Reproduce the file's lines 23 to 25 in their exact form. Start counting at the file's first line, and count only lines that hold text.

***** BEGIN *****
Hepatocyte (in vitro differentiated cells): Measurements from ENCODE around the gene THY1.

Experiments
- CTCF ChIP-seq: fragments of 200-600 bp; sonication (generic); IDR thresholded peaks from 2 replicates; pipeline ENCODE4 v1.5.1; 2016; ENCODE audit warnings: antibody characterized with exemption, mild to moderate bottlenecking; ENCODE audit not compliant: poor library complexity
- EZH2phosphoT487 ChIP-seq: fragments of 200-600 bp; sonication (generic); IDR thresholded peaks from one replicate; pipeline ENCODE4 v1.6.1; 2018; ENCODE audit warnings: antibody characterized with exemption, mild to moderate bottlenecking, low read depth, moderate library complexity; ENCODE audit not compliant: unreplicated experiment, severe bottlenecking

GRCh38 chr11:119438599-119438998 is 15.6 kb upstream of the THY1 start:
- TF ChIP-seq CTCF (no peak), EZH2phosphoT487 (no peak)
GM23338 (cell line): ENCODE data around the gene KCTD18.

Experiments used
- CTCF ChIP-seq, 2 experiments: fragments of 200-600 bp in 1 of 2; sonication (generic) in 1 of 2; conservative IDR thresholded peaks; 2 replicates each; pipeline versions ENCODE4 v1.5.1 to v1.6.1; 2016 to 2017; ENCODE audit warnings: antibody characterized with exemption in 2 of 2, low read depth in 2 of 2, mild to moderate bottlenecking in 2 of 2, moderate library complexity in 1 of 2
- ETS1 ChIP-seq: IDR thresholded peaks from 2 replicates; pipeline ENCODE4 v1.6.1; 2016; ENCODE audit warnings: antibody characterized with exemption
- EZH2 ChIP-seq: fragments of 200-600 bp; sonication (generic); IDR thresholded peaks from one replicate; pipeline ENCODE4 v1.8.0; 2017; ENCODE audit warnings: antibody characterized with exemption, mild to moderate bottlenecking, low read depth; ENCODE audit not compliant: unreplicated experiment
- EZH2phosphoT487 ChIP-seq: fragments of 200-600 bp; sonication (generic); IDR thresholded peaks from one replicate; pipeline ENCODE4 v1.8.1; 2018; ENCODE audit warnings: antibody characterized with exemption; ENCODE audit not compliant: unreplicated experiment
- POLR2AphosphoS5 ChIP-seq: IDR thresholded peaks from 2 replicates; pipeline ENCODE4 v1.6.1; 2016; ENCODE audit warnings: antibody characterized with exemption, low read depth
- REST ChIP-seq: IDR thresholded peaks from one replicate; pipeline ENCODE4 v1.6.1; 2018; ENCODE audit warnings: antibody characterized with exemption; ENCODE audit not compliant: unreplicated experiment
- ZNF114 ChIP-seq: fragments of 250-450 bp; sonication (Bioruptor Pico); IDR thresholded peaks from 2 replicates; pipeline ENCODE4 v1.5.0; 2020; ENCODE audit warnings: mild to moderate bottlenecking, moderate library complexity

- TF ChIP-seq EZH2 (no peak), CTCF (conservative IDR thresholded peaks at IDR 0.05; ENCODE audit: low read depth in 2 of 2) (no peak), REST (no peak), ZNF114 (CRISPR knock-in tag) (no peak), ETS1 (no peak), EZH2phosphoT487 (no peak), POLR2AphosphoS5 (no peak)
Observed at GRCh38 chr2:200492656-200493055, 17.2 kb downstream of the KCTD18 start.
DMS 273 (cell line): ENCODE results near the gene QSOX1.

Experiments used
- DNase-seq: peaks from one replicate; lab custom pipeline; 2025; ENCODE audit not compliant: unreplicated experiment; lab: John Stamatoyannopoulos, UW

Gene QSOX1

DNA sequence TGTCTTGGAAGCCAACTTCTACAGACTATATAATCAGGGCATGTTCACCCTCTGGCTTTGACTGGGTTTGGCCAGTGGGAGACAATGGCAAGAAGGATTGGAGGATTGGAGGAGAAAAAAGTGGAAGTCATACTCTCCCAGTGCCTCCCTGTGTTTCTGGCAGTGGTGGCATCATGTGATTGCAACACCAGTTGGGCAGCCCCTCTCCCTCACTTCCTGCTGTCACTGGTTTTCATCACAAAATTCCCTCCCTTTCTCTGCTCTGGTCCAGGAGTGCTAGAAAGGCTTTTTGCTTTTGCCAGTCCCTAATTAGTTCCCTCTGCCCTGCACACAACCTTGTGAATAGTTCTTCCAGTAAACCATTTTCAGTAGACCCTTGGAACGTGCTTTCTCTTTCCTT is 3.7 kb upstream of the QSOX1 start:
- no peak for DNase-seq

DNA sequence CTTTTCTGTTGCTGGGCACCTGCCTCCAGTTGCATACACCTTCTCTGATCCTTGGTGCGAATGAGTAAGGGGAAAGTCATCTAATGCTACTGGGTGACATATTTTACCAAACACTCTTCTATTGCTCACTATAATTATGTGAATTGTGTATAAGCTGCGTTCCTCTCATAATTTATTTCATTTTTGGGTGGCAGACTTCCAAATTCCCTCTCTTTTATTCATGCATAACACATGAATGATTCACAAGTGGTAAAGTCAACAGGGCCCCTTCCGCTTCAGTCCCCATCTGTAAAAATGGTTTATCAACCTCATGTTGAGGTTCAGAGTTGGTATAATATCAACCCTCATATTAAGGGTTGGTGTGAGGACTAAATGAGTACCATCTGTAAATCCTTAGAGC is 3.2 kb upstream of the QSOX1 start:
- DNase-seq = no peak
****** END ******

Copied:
- no peak for DNase-seq

DNA sequence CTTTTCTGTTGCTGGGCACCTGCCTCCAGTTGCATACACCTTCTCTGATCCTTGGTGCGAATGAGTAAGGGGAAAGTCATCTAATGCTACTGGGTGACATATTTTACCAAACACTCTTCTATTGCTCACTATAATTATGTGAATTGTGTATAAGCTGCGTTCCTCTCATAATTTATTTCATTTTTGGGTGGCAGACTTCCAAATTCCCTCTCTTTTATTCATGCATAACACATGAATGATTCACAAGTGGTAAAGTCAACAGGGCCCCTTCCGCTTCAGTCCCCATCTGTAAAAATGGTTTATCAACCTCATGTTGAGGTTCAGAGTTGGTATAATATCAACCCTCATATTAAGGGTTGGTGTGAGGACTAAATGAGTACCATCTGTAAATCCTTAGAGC is 3.2 kb upstream of the QSOX1 start:
- DNase-seq = no peak